Next, my examiner gives me this scenario:  I’m in the operating room with a patient and her EKG shows a heart rate that suddenly goes from 68 to 135 and her blood pressure starts to drop.  This is the arrhythmia part of the test.  You know that nice normal EKG pattern we always see with a spike between two humps? That is called normal sinus rhythm and that is what we love to see on an EKG but Anne is such a drama queen.  She’s never in that rhythm for long.  There are a dozen or so aberrant rhythms that range from kind of ugly to downright terrifying.  Her current rhythm is somewhere in the middle and responds to a nice dose of Adenosine.  She converts to normal sinus rhythm.  Woo Hoo!   But there she goes again.  Fie on her.  I give her a second and larger dose of Adenosine which really works this time.  After Anne is conscious, I tell her that I will never, ever operate on her again and that she needs to find another plastic surgeon with larger cajones than mine.

And then my examiner raises the bar.  This time Anne has just walked into my office to get her tummy tuck stitches out and she goes to ground right in the middle of my really nice waiting room!  How rude.  I go through all the steps of CPR and get EKG monitoring set up  which shows normal sinus rhythm but Anne has no, nada, zero, zilch pulse.  So now while I’m doing CPR and getting an IV started and pushing epinephrine I have to figure out why it is that Anne’s heart has electrical activity but is not pumping blood.  There are about 12 reasons this can happen and I start with the most common in this scenario which is a pulmonary embolus (a blood clot to the lung).  Now, after some IV fluid and epinephrine,  Anne has a little bit of a blood pressure and I am ready to inset a breathing tube and get her over to Swedish Hospital for a diagnostic CAT scan and treatment and I’m about to have a cardiac arrest myself with my nurse examiner tells me that my exam is over and I passed!   WOO HOO!  I’m good for two more years and now I get to go change my scrubs which are soaked with sweat.  I really, really hope I never have to use these skills.  But I’m glad to keep up to date …..just in case.  I say goodbye to the examiner but not to Anne.  I may have a different examiner in two years but I know Anne will be back.  She always is.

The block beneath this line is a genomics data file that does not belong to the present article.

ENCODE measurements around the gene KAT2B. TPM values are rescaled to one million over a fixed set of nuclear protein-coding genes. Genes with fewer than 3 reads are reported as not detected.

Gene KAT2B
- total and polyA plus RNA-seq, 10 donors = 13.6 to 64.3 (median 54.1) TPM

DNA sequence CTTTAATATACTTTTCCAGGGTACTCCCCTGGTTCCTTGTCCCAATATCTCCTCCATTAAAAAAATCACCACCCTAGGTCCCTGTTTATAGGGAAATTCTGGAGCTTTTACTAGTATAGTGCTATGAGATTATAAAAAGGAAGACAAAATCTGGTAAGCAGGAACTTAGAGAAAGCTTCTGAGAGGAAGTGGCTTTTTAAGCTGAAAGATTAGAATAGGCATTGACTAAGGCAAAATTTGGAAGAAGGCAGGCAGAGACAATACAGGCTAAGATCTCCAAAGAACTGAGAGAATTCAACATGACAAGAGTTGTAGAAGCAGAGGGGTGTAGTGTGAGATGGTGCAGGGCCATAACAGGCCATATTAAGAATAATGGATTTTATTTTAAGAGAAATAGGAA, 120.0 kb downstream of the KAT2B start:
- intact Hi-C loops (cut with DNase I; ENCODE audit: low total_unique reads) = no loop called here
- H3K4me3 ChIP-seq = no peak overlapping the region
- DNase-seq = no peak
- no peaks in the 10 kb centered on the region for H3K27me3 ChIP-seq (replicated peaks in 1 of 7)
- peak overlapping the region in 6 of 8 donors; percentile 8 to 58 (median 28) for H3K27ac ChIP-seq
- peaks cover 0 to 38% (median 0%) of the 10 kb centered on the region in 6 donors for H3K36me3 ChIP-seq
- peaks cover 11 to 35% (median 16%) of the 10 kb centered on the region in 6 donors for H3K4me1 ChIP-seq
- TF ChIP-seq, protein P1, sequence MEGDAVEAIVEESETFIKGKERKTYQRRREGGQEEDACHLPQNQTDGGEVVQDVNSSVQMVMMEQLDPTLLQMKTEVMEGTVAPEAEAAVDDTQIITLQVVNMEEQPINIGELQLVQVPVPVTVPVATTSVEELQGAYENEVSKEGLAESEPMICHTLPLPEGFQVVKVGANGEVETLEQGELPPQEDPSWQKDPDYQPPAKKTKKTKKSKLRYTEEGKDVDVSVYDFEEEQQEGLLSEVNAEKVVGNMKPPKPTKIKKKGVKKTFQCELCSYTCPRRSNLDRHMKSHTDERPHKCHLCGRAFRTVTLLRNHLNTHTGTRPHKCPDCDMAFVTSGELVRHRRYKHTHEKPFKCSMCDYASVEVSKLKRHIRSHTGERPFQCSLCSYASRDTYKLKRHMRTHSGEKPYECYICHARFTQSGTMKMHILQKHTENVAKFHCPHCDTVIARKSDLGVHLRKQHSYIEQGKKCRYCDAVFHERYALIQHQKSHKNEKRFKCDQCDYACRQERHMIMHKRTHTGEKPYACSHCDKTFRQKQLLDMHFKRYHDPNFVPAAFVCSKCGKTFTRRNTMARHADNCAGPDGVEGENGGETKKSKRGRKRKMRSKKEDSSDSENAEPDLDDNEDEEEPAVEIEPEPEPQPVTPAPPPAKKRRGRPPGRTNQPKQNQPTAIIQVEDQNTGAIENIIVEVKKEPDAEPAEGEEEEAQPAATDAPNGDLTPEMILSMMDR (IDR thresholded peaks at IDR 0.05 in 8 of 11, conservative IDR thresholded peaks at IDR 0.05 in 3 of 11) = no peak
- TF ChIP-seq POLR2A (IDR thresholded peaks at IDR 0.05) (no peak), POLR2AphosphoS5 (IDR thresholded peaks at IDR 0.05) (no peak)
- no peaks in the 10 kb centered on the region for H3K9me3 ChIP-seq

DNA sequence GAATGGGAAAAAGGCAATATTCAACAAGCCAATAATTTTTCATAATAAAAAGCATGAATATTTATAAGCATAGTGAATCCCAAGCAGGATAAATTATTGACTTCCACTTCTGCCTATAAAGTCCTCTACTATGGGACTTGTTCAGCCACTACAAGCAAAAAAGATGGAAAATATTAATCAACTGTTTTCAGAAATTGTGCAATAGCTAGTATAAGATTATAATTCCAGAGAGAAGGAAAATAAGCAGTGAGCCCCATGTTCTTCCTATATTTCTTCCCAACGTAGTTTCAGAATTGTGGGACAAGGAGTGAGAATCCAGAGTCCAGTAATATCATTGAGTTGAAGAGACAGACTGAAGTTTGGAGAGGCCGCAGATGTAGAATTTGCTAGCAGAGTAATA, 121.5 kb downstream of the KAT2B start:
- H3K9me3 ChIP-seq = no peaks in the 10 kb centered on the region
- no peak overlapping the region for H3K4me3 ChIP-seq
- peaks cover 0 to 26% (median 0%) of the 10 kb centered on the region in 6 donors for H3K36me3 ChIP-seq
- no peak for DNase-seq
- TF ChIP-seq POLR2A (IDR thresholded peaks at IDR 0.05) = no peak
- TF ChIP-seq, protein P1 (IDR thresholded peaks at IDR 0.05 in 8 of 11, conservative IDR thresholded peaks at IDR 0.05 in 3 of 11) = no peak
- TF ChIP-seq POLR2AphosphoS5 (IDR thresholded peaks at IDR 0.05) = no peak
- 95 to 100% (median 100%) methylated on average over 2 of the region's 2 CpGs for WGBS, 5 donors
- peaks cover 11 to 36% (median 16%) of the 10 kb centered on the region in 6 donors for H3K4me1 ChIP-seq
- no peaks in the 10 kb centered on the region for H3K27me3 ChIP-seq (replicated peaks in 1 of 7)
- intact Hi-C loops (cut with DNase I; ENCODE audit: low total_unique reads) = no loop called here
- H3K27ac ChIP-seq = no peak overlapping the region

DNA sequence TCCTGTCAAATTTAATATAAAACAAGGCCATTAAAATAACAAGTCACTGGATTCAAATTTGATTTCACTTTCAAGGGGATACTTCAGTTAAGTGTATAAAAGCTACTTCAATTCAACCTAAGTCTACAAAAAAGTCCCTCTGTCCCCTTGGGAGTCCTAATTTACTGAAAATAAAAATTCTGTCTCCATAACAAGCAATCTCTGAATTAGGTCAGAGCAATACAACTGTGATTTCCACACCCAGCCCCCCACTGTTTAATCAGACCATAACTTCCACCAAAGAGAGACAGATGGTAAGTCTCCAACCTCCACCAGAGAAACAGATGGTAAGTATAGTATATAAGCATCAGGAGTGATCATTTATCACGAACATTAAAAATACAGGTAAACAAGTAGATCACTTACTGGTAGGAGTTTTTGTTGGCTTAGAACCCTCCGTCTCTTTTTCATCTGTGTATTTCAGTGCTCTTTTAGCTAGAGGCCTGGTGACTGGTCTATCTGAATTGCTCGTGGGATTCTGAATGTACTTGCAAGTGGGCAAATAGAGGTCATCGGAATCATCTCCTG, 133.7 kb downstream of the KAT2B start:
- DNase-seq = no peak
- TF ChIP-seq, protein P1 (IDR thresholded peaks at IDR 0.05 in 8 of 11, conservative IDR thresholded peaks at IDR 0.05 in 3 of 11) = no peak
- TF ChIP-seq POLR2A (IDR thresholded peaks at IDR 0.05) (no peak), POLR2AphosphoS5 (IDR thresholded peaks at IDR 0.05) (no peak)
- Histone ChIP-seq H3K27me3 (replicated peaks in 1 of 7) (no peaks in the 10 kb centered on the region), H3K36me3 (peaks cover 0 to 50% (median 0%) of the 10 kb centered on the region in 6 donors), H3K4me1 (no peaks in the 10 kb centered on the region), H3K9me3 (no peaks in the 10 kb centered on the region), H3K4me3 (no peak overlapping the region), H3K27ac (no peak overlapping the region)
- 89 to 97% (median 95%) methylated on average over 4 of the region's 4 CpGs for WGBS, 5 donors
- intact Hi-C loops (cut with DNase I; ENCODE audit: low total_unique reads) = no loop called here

Thanks for reading and if you don’t know CPR, get thee to a class.  The life you save my be of someone you love!  Dr. Lisa Lynn Sowder

General Health, Patient Safety

Do I have to cancel my surgery because of a common cold?

October 8th, 2015 — 9:14am

Fall is the time of year when we get a lot of questions about the common cold.  Murphy’s law dictates that about week before surgery, patients wake up with a sore throat and a runny nose and a sinking feeling that we will cancel their upcoming surgery.  Here are the guidelines my anesthesia and nursing staff and I use:blog common cold

A significant cough will probably require rescheduling of most surgical procedures, especially those done with a general anesthetic.  General anesthesia can irritate the airway and make a cough worse.  Also, some procedures, tummy tuck for instance, does not go well with a cough.  If the cough is minor and is likely secondary to post nasal drip, it may be okay to go ahead with surgery.  Most of the narcotic pain meds we prescribe after surgery are also powerful cough suppressants.

A mild sore throat with no other symptoms is probably not a reason to cancel surgery.  The anesthetic may make your sore throat a little worse for a day or two.   A raging sore throat with swollen, nasty tonsils is a reason to cancel surgery.

A runny nose without other symptoms is not likely to interfere with anesthesia or recovery but a nasty sinus infection, either viral or bacterial, should be resolved prior to surgery.

A fever will require rescheduling your surgery.  Fever is indicative of something bad enough to get your body fighting back.  You don’t want to pile on with surgery.

We always appreciate a “heads up” if a patient thinks there is something brewing that may affect their surgery.  Don’t hesitate to give us a call!

Thanks for reading!  Dr. Lisa Lynn Sowder

 

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Anesthesia, General Health, Patient Safety, Preoperative Care

Correct diagnosis is the cornerstone of proper treatment.

June 15th, 2015 — 1:27pm